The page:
It renewed my yearning for a female Messiah, a woman of spiritual and moral consequence, who breaks through gender stereotypes to establish a model of the faithful life as a woman. Jesus sets the model for what a God-dedicated life looks like for a man—serving others, humbling yourself, giving up home and family for the sake of spiritual pursuit, standing up to power and working for peace and justice. What does it look like for a woman to live that kind of life? Jesus’ model life was made possible by the women supporting him, providing food and shelter and clothing to him. I refuse to believe that supporting male spiritual leaders is as good as it gets for women, so what does it look like for a woman to live a model faithful life?

When society already demands humility and servitude and trains us up to practice compassion and reconciliation, what does spiritual leadership in those areas demand? It requires extra courage and fortitude for women to stand up to power and speak out against injustice, so perhaps that is where our spiritual leadership comes forward. But what about giving up home and family? Who’s going to feed the children if women start following Jesus’ model of leaving those tasks to someone else?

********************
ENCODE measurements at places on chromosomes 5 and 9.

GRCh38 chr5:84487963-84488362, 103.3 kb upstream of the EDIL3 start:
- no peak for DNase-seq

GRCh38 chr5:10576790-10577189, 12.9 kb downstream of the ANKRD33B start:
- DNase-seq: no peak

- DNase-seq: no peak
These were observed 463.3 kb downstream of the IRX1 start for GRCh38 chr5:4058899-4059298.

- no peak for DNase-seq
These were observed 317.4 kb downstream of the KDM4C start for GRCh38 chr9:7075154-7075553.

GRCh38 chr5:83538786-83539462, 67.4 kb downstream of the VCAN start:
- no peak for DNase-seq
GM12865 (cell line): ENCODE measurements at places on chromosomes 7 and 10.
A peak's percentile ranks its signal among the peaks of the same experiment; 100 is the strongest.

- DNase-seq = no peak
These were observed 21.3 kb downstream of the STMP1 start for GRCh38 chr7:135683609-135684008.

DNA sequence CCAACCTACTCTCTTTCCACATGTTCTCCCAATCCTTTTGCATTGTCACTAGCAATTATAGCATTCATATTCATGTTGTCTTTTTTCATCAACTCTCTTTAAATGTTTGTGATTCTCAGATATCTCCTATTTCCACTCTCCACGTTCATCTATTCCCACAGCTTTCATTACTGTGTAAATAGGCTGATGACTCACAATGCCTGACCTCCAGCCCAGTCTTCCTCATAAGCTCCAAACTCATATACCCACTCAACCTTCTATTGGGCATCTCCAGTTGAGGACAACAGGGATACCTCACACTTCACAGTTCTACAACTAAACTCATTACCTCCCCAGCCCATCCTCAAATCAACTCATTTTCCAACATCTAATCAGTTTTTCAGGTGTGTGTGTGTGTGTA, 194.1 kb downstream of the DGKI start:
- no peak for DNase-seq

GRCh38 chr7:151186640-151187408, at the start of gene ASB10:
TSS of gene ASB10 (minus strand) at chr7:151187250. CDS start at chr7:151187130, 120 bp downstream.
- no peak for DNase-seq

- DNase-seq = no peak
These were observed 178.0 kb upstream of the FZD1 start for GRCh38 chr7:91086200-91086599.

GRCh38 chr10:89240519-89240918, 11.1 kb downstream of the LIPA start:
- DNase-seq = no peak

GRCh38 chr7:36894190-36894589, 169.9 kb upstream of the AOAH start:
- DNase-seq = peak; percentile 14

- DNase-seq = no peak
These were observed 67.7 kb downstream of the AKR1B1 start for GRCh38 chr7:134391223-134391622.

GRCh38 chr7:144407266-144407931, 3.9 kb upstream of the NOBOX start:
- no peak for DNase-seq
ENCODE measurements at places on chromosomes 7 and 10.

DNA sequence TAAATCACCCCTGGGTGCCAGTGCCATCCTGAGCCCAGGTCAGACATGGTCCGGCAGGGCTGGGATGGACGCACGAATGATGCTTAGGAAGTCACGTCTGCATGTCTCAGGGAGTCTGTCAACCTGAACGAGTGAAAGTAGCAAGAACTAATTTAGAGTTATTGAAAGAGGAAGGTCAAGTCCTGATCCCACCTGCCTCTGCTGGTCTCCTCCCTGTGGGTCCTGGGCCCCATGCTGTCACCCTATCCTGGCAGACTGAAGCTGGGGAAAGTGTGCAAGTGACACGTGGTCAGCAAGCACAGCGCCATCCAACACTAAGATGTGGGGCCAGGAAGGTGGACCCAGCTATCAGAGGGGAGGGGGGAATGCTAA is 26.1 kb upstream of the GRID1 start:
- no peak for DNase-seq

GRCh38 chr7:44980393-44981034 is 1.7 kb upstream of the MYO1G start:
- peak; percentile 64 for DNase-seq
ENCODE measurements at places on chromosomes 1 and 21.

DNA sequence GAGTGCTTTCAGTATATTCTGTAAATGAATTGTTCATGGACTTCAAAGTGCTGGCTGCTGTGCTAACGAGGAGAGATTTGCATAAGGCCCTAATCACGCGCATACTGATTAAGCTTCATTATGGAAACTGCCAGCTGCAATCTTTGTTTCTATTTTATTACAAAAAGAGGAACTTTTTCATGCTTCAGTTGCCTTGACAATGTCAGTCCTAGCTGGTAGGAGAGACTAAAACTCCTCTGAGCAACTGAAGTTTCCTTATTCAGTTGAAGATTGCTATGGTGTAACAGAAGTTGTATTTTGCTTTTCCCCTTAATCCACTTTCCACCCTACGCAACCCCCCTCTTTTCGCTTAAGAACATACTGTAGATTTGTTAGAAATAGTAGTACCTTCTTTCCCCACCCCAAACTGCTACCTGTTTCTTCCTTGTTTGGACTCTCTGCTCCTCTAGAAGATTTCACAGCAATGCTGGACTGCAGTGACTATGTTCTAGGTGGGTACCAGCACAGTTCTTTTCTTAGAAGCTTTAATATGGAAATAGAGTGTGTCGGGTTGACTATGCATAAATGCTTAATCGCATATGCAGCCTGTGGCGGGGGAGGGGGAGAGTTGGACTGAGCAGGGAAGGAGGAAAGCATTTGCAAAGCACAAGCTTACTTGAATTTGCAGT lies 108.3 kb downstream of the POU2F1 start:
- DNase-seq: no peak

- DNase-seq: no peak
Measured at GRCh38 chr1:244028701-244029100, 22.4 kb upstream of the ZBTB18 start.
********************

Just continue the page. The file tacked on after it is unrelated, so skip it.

This yearning for a female Messiah is not new to me. I believe many women share the aching desire for role models, spiritual and otherwise, that show how to overcome the gender stereotypes of service and humility while continuing to be serving and humble, how to stand up to power and speak for justice while still practicing justice and care in our family relationships, how to lead and give and serve across the multiple, challenging roles and stereotypes women face. Mary of Bethany, Mary Magdalene, the Syro-Phoenician woman, Dorcas, Lydia—these are important examples, but their stories have been so filtered through gender stereotypes that it is impossible to look on their lives without filters.

Jesus is still a feminist hero. But sometimes I still want more.


About Me

I am a full-time pastor in the United Church of Christ, mother of a young child (B.), married to an aspiring academic and curmudgeon (J.). I live by faith, intuition and intellect. I follow politics, football and the Boston Red Sox. I like to talk about progressive issues, theological concerns, church life, the impact of technology and media, pop culture and books.